These have been brutal times for nearly everyone (with maybe the exception of big box stores, which are seeing record profits). Citizens worldwide have been hit mercilessly with the combination of a physical and mental health crisis and a financial crisis. There are people struggling in all facets of day-to-day life, such as work, bills, keeping the home and utilities up to date, food and education. But there are some putting aside their own concerns in an attempt to help those in need, proving that humanity has the ability to bring positivity, even in the worst of times.
The Rhode Island Community Food Bank has a statewide network of 159 member agencies, which includes food pantries, meal sites, shelters, youth programs and senior centers throughout the state. The COVID-19 pandemic has caused them to ramp up their distribution, donating to 30% more than the usual 68,000 people they serve each month to keep up with the increased demand of the community. The food bank, which opened in 1982, is a first-hand witness to the struggles of the community.
“So many Rhode Islanders are out of work and struggling to make ends meet,” director of communications Hugh Minor said. “We continue to serve people seeking food assistance at some of the highest levels we’ve seen in decades.”
The food bank relies on the help of others to support their mission of alleviating hunger. This has been a struggle for some people, as they relied on locally sponsored food drives to make their donations. Businesses and schools haven’t been able to to hold their regular food drives due to the buildings being closed for distanced working/learning. This has led to an inspiring number of people stepping up and starting their own food drives.
“I got the idea to start my own food drive because, under normal circumstances, my middle school [Park View Middle School] does a food drive around Thanksgiving,” explains 12-year-old Cranston resident Grace Michaelson. “Due to the pandemic and distance learning, I was not able to participate this year, so I decided to start my own.”
Michaelson typed up flyers about her food drive and stuck them in the doors of the 20 homes on her dead-end street. She collected an impressive amount of donations, mostly beans, soups, pasta and canned vegetables, which she brought to the Rhode Island Community Food Bank.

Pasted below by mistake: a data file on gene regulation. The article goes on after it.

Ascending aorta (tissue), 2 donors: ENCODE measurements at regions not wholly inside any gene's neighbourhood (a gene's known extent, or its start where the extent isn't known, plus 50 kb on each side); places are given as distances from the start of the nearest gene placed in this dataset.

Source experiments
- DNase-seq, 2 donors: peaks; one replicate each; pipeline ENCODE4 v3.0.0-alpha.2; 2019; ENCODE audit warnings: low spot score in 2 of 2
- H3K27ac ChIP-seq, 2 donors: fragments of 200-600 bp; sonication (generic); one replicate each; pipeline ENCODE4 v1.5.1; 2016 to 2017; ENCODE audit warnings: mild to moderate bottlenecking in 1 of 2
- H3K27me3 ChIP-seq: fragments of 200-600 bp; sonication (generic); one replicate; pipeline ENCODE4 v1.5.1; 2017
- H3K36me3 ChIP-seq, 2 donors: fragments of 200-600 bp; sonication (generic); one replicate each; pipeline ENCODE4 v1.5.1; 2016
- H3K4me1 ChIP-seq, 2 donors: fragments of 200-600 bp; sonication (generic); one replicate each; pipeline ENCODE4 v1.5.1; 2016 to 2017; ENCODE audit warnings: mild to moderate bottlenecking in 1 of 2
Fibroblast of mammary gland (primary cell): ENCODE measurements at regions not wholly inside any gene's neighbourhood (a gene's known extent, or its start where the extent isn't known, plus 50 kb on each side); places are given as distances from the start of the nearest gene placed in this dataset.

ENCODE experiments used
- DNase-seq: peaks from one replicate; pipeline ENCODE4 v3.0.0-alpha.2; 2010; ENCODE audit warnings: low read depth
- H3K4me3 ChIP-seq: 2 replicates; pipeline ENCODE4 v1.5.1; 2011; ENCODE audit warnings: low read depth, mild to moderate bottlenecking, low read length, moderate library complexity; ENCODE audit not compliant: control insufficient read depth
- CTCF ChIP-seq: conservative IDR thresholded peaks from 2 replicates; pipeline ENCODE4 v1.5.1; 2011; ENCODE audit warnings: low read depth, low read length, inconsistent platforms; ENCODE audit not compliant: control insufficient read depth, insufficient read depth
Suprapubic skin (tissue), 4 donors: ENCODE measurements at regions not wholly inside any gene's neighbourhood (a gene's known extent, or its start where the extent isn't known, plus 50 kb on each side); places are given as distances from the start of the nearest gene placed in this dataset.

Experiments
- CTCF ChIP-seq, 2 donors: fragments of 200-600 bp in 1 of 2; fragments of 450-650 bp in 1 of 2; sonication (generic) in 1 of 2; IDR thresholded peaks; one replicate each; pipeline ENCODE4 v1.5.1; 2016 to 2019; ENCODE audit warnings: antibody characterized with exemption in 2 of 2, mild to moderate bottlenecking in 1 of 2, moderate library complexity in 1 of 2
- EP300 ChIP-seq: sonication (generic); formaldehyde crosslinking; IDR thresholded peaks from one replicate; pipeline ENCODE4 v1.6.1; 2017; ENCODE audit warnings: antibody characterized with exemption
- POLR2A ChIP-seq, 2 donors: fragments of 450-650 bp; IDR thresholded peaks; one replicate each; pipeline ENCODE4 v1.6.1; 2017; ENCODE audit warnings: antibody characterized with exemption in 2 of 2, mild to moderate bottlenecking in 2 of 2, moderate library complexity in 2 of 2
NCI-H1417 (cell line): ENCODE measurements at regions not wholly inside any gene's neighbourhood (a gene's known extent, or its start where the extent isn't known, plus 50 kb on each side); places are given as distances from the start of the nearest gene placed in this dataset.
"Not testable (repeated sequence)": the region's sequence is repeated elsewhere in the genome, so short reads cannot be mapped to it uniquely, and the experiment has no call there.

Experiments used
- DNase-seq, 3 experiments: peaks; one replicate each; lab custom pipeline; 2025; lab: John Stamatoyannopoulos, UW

“We are fortunate that so many generous Rhode Islanders give to the Food Bank to support our mission,” Minor boasts. “Without them, we would not be able to respond to the increased need in our community.” Minor is encouraged by the amount of support they have received thus far and hopes it continues throughout the crisis and beyond, as there will always be people who need assistance and support.
The Food Bank has multiple ways that people can provide assistance to their community that goes beyond a food donation, including making a financial donation, donating your car, purchasing a Mr. Potato Head license plate ($20 goes to RI Food Bank), planned giving and donating stocks. Local businesses also do their part to give back as best they can by donating a portion of their sales to the Food Bank.
“We are so thankful for the generous support of so many Rhode Islanders who help us feed our neighbors in need,” Minor says.
“The RI Community Food Bank has actually been receiving fewer donations since the pandemic, even while more people are in need of food. I think that it’s really important to help others in my community because I want everyone to be able to have food,” Michaelson says of the severity of the current situation and the impact of helping others. “During the pandemic, a lot of people have lost their jobs and their source of income, so they can’t have the dinner that they usually do. Even if they can’t have a huge meal, I want to help people be able to have enough food to eat.”
Go to www.rifoodbank.org to donate. If you are in need of assistance, call United Way by dialing 2-1-1 to be directed to nearby a pantry or meal site or click the “Find Food” link on the RI Food Bank website for a list of member agencies.